Easy remote camera setup was another major requirement for our company. “Camera setup should be as easy as plugging in one connector,” Klaus says. “The customer shouldn’t have to make multiple connections such as power, data and network. To meet this requirement, we use Phoenix Contact’s Power over Ethernet module to supply the remote camera with power and data in one cable.”
Wireless is another setup option for groninger’s RVS. With this option, there’s one mGuard, one key switch, and one wireless access point at each production floor. Each groninger machine using the wireless option has an antenna installed that allows it to connect to the wireless access point. “Wireless is especially effective for many of our cosmetic customers who must reconfigure their production lines regularly to accommodate changes in packaging size, shape and types,” Klaus explains. “We expected more hesitation towards wireless, but that didn’t turn out to be an issue.”
Phoenix Contact was closely involved in the RVS development process. For example, the NAT routing required an mGuard firmware version, which Phoenix Contact provided in just a few days. It also had a superior solution for initiating the VPN tunnel. This solution was to employ an integrated input to the mGuard to connect the key switch for initiating the VPN tunnel. Other companies proposed to just power off the VPN initiator with a dedicated contactor.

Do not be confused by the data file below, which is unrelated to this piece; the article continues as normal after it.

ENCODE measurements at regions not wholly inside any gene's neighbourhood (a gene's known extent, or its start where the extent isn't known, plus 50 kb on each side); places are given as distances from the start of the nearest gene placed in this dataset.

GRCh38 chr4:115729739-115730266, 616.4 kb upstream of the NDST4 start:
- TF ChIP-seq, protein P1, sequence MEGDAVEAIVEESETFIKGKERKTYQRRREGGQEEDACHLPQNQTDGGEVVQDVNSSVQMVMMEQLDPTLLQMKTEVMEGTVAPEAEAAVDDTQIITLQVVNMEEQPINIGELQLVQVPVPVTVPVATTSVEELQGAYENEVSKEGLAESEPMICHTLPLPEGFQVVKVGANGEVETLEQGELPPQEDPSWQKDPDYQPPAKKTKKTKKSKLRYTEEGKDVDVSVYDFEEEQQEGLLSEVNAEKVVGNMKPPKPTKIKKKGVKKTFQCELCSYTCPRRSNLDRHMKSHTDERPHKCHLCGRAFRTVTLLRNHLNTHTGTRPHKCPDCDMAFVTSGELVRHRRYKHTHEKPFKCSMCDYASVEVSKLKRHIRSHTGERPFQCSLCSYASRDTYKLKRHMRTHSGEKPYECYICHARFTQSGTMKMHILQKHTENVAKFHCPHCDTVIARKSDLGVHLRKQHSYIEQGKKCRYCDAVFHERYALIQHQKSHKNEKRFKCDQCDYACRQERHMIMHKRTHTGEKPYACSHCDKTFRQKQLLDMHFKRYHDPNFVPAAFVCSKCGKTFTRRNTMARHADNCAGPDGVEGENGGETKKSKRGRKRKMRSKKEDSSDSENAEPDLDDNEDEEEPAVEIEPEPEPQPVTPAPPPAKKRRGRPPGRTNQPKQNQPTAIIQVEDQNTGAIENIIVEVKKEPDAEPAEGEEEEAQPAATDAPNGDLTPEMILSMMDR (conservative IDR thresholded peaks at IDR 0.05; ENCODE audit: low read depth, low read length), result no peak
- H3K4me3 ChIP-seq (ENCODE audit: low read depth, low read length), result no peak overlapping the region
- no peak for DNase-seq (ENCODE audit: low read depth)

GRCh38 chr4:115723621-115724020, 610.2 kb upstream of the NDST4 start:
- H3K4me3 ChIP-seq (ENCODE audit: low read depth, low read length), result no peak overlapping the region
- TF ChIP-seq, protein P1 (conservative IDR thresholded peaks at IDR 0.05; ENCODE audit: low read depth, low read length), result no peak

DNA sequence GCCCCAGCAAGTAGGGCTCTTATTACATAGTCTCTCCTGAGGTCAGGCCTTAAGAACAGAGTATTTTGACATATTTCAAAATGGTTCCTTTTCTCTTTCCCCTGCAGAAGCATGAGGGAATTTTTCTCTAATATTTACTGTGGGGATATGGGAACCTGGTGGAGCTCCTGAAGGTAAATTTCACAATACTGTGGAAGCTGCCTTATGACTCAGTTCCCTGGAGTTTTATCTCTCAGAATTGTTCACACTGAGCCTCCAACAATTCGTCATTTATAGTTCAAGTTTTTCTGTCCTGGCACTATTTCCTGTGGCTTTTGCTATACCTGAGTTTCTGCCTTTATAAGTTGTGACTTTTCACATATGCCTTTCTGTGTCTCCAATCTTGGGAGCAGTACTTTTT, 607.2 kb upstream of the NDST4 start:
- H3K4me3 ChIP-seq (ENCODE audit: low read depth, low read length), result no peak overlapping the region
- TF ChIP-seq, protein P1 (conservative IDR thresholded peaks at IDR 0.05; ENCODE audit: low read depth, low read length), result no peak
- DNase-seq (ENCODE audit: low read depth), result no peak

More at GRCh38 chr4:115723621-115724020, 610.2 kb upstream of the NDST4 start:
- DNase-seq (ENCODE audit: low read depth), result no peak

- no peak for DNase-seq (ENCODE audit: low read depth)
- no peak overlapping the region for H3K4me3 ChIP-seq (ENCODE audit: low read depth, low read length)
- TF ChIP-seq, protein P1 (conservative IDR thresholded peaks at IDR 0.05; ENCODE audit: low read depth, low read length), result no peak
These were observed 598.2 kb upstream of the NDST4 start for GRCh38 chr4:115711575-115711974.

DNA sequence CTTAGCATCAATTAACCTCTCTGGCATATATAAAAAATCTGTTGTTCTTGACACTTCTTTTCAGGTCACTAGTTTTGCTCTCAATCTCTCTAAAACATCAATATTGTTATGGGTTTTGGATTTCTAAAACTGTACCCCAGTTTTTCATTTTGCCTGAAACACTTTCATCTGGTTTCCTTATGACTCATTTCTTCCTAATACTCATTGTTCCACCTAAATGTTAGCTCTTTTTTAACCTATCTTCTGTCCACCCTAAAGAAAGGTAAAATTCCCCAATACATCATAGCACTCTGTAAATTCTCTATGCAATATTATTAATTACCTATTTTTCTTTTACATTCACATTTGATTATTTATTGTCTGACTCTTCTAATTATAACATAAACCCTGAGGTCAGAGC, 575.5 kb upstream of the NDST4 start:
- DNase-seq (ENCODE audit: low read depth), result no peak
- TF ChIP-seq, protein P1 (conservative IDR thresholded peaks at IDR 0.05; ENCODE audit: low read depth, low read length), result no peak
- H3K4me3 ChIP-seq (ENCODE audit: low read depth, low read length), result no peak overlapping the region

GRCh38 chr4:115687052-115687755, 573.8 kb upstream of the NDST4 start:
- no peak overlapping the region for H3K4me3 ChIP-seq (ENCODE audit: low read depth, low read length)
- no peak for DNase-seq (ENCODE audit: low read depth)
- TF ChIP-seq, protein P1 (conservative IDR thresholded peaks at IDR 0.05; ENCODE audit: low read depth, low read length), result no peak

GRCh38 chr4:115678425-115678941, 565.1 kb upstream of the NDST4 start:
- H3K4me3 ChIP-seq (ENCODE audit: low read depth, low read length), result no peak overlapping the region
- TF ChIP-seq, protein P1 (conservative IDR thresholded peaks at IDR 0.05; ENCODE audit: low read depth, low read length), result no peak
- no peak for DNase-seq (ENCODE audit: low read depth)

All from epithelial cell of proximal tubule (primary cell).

We formally introduced Remote Video Service at PackExpo 2010 in Chicago, and it was well-received by attendees, and subsequently by our customers. Because of RVS, our customers now receive immediate troubleshooting assistance and ongoing production support.
At the moment, a low percentage of customers use this service. Our pharmaceutical customers are hesitant because of revalidation and change control reasons. Adding it to an existing production line means a lot of paper work. Further, our existing customers are used to and happy with groninger’s good and quick field service; they would rather pay more for a person on site—even for small issues—than have to revalidate their equipment.